Fans of veteran guitarist Craig Chaquico know the accolades by heart. In the 90s, the longtime electric axe man for Jefferson Starship (then Starship) left the rock world to travel a much mellower Acoustic Highway, resulting in sales over the past 16 years of over a million solo albums, ranking as “One of the Top 100 Guitarists of All Time” by Jazziz Magazine and “Best Pop Instrumental Guitarist” in Guitar Player Magazine’s readers poll. But the foremost question on their mind since the release of 2004’s Midnight Noon--and his Holiday project a year--later is “Where has he been?”
Four or five years between major releases is a lifetime in the music industry, but it’s probably par for the course in this day of indie labels being eaten by corporate giants and others going out of business altogether.Chaquico was one of the late, lamented new age/world jazz label Higher Octave Music for years; HOM merged into Narada, which was later taken over by famed jazz label Blue Note. The guitarist was obviously a casualty of the system, but it’s great to see that he’s found a home now on Shanachie, a mecca for hip sounds that represent the best of today’s melodic urban jazz.
Chaquico’s style has come full circle since he left the pop/rock powerhouse Starship and launched his solo career. In the beginning, his popular adult contemporary instrumental sound was anchored in a distinctive vibe he defined with the title of his debut solo album Acoustic Highway. He was coasting along that road for years before deciding to pick up his blazing electric axe again on his Latin-flavored 2000 hit “Café Carnival.” The track’s success no doubt inspired him to start mixing acoustic and electric on subsequent projects, and Follow The Sun blends the best of both sounds. It kicks off with the blazing Latin and blues fired, Santana-like “Luz Da Mae,” which in Portuguese (Chaquico’s heritage) means “Mother Moon.” The next track “Azores Lisoba,” which references Lisbon and the Azores Islands, has a similar electric and brassy Latin party vibe. It’s easy to wonder if there’s a theme taking shape. Turns out, the disc is dedicated to the memories of Chaquico’s beloved parents, whose families hailed from Lisbon. There’s also a nice tie in to the past as he uses the first guitar his parents ever gave him on the ambient meditation (featuring acoustic and electric) “The Coast of Orion” and the cheerful and jangling “Island Breeze.” The set is thoroughly enjoyable even without knowing the emotional back story, mixing the guitarist’s bright and eternally optimistic melodies with playing that is sensual when it needs to be (the soulful, tropical “Fantasy in Paradise”) and edgy and crackling when the spirit moves him (the robust, urban flavored “Barefoot In The Sand”).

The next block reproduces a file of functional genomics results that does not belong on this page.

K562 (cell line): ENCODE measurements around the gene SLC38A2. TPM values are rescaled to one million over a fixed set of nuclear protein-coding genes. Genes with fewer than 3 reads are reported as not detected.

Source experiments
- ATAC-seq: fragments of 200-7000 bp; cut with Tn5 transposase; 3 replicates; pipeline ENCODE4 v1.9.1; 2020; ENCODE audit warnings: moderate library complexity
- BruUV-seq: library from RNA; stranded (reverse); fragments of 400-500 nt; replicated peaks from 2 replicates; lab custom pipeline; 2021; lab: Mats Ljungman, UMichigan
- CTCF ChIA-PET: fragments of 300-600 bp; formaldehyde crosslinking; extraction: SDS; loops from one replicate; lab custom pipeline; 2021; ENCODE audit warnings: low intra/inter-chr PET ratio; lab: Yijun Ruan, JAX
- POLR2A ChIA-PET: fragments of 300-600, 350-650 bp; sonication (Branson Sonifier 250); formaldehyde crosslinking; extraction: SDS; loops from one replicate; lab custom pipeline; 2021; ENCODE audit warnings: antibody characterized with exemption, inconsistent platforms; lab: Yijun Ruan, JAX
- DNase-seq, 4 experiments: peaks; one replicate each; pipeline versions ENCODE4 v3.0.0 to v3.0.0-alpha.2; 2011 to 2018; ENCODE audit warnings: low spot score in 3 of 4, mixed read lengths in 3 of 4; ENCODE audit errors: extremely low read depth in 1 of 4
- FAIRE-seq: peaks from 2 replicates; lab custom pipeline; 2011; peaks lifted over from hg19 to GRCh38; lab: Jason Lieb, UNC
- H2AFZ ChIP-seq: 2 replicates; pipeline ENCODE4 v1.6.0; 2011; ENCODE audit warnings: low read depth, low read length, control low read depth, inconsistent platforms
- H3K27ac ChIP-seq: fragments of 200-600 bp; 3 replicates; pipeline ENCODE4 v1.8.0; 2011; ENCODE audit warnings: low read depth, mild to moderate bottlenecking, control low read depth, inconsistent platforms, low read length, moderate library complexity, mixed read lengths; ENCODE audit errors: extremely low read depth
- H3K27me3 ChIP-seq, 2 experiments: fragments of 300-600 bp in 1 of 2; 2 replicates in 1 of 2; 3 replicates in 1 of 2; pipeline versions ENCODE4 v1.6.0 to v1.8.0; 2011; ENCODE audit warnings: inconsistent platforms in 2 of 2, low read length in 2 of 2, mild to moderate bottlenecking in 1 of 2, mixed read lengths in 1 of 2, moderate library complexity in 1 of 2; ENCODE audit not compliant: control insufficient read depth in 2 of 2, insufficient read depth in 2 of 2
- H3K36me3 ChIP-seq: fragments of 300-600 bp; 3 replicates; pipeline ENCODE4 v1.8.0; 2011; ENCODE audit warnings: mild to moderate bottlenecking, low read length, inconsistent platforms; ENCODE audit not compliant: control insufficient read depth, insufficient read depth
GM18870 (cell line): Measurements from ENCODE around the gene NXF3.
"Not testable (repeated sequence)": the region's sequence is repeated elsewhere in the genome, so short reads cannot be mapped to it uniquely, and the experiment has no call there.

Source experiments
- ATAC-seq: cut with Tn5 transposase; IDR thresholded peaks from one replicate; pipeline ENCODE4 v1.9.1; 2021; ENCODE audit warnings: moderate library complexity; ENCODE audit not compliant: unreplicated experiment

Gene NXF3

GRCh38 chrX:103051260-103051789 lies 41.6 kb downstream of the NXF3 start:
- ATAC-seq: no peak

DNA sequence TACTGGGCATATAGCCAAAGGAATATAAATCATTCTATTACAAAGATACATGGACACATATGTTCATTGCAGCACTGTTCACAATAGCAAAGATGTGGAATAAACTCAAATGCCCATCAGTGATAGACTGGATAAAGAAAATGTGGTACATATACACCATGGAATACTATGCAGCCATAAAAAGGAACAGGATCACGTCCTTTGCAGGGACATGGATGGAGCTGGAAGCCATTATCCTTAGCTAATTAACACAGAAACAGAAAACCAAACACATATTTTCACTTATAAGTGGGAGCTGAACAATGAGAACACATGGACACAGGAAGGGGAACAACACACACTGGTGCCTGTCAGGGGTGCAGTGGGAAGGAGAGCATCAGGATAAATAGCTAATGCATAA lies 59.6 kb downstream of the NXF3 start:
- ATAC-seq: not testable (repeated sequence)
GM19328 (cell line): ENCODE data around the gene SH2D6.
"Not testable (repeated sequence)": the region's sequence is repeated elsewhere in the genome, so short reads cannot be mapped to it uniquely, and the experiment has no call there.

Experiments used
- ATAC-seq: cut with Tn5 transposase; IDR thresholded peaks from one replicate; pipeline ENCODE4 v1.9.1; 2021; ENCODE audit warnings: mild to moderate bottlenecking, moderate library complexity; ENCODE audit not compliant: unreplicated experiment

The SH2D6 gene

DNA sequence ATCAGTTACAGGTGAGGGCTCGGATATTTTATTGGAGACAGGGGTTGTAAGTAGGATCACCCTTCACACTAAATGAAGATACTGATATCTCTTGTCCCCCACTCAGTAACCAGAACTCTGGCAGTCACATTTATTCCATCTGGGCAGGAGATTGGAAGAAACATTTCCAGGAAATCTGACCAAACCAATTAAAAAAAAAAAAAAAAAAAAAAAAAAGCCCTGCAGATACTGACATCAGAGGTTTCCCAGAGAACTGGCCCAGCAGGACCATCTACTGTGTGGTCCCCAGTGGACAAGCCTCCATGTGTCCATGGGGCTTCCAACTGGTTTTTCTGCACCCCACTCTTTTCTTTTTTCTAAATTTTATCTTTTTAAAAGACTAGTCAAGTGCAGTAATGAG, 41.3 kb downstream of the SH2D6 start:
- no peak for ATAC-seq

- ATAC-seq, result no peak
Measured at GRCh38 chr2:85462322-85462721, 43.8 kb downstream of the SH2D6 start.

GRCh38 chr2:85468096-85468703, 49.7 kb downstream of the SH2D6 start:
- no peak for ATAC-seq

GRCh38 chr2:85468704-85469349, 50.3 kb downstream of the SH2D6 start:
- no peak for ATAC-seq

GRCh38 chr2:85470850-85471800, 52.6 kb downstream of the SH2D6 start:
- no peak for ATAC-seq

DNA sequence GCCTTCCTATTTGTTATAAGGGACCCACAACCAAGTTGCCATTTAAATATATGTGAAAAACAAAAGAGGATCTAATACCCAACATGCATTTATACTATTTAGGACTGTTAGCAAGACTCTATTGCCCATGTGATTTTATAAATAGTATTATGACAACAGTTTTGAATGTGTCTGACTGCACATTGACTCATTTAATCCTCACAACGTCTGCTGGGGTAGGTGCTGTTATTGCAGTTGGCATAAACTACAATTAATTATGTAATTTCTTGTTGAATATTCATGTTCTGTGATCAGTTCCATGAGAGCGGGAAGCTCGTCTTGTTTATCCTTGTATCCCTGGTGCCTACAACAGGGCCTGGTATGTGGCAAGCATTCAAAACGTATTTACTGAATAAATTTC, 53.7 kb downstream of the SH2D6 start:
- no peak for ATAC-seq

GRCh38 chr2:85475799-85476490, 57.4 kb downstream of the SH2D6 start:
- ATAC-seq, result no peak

Adding blues rock flair to everything Chaquico does is his longtime right hand man, keyboard great Ozzie Ahlers. While all of the originals are compelling, Chaquico makes a few quirky cover choices from the past which may puzzle fans a bit. Kenny G’s “Songbird” set the standard for the smooth jazz era but is more generic than the unique sound the guitarist centered his own career in the genre on. And the original instrumental version of “Lights Out San Francisco” (from 1997’s Once In A Blue Universe) is stronger than this pleasant vocal version with singer Rolf Hartley. Still, it’s great to welcome Chaquico back to the fold, and exciting once again traveling that highway as he invites us along to Follow The Sun.